Similarly, three male authors of a Post Politics article in the Washington Post also conflated federal funding for Planned Parenthood's primary preventive care with federal funding for abortion, which again, it does not recieve, and mixed this issue in with the rider now contained in the "stopgap bill" passed by Republicans that includes a prohibition on the use by the District of Columbia of its own funds to provide abortions for poor women.
The New York Times and NPR did no better. Today, the NYT's Michael Shear wrote that the budget stalemate continued over "ideological disputes over abortion financing..." and several NPR reporters used virtually the same phrasing throughout the day.
Some reporters did their homework and wrote accurate pieces. Among them were Steve Benen of The Washington Monthly and Kevin Drum of Mother Jones.
Why is getting this right so important? By parroting the talking points of the extreme right wing, major media outlets are reinforcing a series of lies about care provided to poor and low-income women in this country and in doing so, escalating the war on women's health. Not only is this morally and ethically wrong, it is also costly, economically and in terms of the lives and health of real people who struggle every day for economic security and good health. You only need to read Andrea Grimes recent story about seeking alternatives to Planned Parenthood in Texas to know what the landscape would look like should Planned Parenthood be defunded over the right-wing's budget tantrum.
So for my esteemed colleagues in the media and for all of us, here are the facts about this extreme proposal:
The Pence amendment, from which the rider originated, would cut off preventive health care for millions of women who need it the most by preventing Planned Parenthood health centers from providing birth control, lifesaving cancer screenings, annual exams, and other preventive care to millions of women whose health care is covered by Medicaid and other public health coverage programs. Planned Parenthood serves three million people served in their health centers each year, and two million of those participate in some federal health program.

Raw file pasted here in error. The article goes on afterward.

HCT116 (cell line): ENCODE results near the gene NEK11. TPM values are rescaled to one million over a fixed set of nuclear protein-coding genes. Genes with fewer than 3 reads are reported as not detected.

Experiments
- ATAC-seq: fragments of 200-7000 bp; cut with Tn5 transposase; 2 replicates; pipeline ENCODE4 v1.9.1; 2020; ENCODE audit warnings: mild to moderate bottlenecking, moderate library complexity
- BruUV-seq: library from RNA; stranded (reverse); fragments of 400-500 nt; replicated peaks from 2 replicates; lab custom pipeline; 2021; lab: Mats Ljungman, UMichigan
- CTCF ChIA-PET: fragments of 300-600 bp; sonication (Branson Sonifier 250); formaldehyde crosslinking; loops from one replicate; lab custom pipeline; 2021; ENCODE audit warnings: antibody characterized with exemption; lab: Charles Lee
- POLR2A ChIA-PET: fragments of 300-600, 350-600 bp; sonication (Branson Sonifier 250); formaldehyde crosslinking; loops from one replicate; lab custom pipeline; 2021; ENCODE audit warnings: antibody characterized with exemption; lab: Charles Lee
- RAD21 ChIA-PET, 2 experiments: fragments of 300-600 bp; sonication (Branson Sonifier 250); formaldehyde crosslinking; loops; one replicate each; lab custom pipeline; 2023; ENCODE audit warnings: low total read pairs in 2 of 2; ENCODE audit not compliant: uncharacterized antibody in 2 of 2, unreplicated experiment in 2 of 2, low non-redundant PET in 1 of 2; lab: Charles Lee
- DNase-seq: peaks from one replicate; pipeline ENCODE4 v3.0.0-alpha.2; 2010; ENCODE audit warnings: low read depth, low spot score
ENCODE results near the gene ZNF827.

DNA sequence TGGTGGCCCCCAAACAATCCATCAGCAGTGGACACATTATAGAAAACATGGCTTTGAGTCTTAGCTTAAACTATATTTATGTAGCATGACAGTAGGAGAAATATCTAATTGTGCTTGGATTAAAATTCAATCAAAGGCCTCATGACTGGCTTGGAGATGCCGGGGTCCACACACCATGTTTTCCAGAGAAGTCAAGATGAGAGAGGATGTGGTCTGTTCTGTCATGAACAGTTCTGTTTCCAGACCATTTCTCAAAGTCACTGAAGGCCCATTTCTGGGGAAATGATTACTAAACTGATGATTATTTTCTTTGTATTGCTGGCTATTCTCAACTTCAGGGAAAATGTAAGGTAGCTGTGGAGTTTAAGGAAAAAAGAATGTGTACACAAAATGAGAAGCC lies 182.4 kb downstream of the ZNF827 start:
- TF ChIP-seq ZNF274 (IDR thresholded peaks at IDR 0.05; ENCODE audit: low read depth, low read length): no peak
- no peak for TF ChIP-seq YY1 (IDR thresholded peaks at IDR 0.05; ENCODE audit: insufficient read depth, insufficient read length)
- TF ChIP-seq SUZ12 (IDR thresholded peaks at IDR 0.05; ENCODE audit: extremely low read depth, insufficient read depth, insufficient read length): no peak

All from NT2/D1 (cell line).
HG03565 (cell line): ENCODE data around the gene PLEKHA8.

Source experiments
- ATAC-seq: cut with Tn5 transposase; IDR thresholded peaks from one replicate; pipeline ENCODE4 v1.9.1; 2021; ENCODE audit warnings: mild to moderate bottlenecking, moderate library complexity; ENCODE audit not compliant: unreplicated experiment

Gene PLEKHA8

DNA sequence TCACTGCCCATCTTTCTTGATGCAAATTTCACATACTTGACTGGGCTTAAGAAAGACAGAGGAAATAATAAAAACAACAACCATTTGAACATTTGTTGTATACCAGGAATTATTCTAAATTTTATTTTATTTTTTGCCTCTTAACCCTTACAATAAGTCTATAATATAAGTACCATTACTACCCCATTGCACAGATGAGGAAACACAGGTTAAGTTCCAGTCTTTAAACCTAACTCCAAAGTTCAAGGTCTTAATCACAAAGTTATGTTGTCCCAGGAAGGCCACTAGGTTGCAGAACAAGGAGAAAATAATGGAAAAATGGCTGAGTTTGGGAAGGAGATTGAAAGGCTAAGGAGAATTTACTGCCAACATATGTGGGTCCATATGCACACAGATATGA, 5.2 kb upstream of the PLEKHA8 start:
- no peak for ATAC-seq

More than 90 percent of the health care provided by Planned Parenthood is preventive. Every year, Planned Parenthood doctors and nurses carry out nearly one million screenings for cervical cancer and 830,000 breast exams. Planned Parenthood health centers also provide affordable birth control to nearly 2.5 million patients, and nearly four million tests and treatments for sexually transmitted infections, including HIV testing for women and men. The funding that PPFA receives from the federal government goes toward this basic care, and accounts for roughly one-third of Planned Parenthood’s $1 billion annual budget. These funds come from local, state and federal sources, but 90 percent come from Medicaid and other federal sources. Federal funds pay only for cancer screenings, birth control, family planning visits, annual exams, testing for HIV and other STIs, and other basic care.
Moreover, 73 percent of Planned Parenthood health centers are in rural or medically underserved areas. Planned Parenthood provides primary and preventive health care to many who otherwise would have nowhere to turn. According to the Guttmacher Institute, six in ten patients who receive care at a family planning health center like Planned Parenthood consider it their main source of health care.
For the sake of these women and their families, the truth deserves to be told by every responsible journalist.